We need not hesitate to see in this incident an instructive type of all our Savior’s dealings with His people even at this day. He will not allow them "to be tempted above that which they are able to bear." He will hold the winds and storms in His hands, and not allow believers, however sifted and buffeted, to be utterly destroyed. He watches tenderly over every one of His children, and, like a wise physician, measures out the right quantity of their trials with unerring skill. "They shall never perish, neither shall any one pluck them out of His hand." (John 10:28.) Forever let us lean our souls on this precious truth. In the darkest hour the eye of the Lord Jesus is upon us, and our final safety is sure.

Source: J.C. Ryle, John 18

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God can and often does make wicked men instruments to serve his own purposes, even contrary to their own intentions; for he has them not only in a chain, to restrain them from doing the mischief they would, but in a bridle, to lead them to do the service they would not.

source: Matthew Henry

… it is also a shame for a believer to be “afraid of evil tidings,” since the Lord, with whom he is one, alone ruleth all things, “and doth whatsoever pleaseth him in heaven and earth.”

source: William Guthrie

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It is of great use to us, in religion, to be fully assured of God’s goodness, to be experimentally acquainted and duly affected with it.

(Matthew Henry, Commentary on Psalm 107:42)

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Matthew Henry says that people have two basic problems:

1. Our sinful acts which offends the justice of God

2. Our sinful essence inherited from Adam which offends the holiness of God.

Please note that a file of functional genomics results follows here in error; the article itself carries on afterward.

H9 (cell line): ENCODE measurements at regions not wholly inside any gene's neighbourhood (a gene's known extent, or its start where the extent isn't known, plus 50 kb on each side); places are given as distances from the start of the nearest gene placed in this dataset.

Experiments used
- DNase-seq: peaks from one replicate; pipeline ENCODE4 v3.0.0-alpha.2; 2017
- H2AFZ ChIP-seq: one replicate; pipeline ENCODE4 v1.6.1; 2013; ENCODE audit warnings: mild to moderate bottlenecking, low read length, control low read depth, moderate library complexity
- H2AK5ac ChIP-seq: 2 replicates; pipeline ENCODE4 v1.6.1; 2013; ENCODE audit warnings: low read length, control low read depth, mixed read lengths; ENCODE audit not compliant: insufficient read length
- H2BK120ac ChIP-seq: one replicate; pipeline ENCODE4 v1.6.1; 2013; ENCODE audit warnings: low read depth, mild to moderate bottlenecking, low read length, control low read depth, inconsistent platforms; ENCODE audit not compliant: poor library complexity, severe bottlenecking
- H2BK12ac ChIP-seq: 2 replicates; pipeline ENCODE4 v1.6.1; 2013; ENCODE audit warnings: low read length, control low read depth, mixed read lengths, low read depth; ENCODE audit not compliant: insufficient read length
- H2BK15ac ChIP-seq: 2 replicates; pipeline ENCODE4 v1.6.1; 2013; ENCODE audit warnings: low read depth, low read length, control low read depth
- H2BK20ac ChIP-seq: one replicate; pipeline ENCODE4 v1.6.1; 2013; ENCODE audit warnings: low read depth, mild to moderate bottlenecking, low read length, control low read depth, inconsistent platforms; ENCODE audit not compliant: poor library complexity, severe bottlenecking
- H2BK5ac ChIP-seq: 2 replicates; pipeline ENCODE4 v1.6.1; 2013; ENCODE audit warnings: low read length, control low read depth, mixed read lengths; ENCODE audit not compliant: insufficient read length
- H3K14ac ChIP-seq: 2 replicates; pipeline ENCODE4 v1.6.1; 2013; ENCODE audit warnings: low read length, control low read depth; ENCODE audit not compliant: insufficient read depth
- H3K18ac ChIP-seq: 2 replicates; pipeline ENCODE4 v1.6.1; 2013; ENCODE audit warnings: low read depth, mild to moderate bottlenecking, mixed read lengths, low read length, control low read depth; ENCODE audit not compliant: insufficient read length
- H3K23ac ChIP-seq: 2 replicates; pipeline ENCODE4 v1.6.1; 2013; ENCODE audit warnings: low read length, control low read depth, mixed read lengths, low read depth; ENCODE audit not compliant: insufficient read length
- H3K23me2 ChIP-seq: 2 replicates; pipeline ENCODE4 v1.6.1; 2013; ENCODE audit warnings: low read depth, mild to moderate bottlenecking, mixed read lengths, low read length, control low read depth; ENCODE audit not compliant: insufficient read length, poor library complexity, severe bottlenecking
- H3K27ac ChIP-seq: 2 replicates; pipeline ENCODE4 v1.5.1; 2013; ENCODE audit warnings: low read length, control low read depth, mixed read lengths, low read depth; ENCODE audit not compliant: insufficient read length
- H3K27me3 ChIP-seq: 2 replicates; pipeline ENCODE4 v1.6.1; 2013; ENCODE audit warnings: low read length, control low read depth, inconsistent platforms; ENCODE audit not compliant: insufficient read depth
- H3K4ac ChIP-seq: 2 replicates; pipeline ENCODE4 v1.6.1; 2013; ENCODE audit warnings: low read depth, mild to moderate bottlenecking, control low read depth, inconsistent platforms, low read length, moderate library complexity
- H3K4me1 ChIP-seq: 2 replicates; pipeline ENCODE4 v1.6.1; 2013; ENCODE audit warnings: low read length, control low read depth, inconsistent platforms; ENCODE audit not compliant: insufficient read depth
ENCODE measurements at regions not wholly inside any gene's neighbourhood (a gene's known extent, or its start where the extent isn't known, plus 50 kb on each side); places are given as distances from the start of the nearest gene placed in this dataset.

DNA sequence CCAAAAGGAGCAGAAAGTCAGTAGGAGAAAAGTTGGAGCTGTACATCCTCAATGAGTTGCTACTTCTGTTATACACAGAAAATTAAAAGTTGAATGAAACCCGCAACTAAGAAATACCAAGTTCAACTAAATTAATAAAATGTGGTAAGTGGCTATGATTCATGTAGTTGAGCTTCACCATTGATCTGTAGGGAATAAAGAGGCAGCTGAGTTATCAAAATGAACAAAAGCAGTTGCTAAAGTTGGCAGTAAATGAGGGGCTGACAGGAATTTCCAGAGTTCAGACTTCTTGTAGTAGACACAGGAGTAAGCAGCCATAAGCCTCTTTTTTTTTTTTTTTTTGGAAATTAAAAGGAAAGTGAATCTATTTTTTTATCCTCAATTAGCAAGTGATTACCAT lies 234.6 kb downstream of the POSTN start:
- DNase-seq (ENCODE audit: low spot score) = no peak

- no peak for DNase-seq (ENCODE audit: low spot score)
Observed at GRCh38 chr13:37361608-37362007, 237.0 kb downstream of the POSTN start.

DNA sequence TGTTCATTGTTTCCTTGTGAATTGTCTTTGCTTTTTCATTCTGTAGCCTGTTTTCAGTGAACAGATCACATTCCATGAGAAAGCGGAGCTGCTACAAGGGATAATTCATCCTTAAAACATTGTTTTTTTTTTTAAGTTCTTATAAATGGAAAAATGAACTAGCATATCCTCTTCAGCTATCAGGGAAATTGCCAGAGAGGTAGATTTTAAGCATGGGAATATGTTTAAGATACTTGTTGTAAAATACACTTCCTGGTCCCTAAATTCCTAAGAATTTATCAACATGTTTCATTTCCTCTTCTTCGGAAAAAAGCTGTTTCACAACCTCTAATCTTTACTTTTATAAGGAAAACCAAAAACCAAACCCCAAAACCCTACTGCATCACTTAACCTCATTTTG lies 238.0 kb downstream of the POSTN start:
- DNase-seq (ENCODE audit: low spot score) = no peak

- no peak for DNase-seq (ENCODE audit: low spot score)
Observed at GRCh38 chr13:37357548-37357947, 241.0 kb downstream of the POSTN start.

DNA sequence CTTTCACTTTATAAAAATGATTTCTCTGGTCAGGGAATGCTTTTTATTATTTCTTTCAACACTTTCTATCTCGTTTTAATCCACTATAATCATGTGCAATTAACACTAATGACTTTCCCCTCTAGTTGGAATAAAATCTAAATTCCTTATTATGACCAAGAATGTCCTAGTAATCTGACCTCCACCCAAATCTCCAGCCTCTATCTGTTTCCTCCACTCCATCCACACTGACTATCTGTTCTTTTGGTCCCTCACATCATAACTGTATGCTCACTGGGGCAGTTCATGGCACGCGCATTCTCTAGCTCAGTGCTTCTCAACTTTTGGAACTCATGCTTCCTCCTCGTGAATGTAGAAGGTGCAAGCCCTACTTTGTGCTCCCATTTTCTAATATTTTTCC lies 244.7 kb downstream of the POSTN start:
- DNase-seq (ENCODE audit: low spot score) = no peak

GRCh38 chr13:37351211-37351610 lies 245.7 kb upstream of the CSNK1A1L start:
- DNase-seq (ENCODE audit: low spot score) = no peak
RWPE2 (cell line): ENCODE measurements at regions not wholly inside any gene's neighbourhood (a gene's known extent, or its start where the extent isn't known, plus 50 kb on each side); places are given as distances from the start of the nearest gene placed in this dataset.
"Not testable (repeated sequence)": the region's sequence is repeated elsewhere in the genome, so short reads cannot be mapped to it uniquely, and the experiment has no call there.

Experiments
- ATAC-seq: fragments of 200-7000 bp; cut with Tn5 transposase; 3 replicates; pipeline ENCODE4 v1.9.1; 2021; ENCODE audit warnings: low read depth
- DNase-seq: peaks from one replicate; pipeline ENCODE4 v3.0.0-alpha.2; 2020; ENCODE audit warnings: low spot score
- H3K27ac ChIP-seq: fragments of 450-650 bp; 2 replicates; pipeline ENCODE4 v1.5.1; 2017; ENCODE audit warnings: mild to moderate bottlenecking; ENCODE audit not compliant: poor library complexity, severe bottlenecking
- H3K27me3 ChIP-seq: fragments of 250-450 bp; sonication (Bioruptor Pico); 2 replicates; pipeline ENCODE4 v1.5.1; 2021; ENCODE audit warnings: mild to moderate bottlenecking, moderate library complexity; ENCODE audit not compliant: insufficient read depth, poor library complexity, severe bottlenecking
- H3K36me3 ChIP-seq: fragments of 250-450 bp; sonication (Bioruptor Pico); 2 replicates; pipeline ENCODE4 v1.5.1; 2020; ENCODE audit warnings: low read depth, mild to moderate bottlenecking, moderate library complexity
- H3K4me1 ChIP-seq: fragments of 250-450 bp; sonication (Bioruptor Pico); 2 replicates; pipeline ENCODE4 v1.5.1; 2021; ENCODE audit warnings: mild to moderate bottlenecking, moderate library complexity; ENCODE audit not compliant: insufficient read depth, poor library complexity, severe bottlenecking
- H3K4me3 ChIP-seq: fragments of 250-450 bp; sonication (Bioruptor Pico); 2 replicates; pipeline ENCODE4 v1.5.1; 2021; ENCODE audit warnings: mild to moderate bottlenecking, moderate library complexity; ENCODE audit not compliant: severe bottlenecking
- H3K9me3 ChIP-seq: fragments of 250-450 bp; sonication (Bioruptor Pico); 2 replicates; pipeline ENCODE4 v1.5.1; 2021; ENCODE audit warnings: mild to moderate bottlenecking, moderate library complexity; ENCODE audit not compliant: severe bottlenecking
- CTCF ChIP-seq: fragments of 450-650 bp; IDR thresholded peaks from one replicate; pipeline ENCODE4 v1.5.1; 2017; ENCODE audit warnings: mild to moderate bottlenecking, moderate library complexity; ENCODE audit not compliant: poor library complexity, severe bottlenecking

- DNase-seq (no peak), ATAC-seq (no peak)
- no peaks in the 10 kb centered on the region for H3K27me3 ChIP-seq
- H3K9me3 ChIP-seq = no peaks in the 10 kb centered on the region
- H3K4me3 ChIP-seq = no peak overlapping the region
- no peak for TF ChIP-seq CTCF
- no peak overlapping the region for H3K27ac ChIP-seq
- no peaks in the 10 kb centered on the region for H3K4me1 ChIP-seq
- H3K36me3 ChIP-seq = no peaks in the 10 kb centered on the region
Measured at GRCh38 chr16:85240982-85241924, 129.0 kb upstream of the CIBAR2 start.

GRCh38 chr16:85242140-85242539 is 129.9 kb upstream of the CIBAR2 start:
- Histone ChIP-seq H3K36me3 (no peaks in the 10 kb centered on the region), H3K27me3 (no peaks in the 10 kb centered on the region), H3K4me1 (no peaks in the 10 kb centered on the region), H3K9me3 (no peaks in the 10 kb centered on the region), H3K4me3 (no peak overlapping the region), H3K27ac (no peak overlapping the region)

The Lord Jesus, taking on himself our judgment, removes the offence of our sinful acts.

His giving us the Spirit, causing us to become new creations, removes the offence of our old man, our sinful essence.

Guilt and corruption are our two great discouragements when we stand before God. By the guilt of the sins committed by us we have become obnoxious to the justice of God; by the power of the sin that dwells in us we have become odious to the holiness of God.

Source: Matthew Henry commenting on Zechariah 3.

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That the counsels and decrees of God are the spring and original of all events … his appointments are the originals and his performances are but copies from them; he does all according to the counsel of his will.

That all the instruments of Providence, and all the events of it, come from God. … They stand before him as the Lord of the whole earth, to receive orders from him and give up their accounts to him concerning their services on this earth, for it is all within his jurisdiction. But, when he appoints, they go forth as messengers of his counsels and ministers of his justice and mercy. …

That God is well-pleased with all the operations of his own providence.

source: Matthew Henry on God’s Providence in Zechariah 6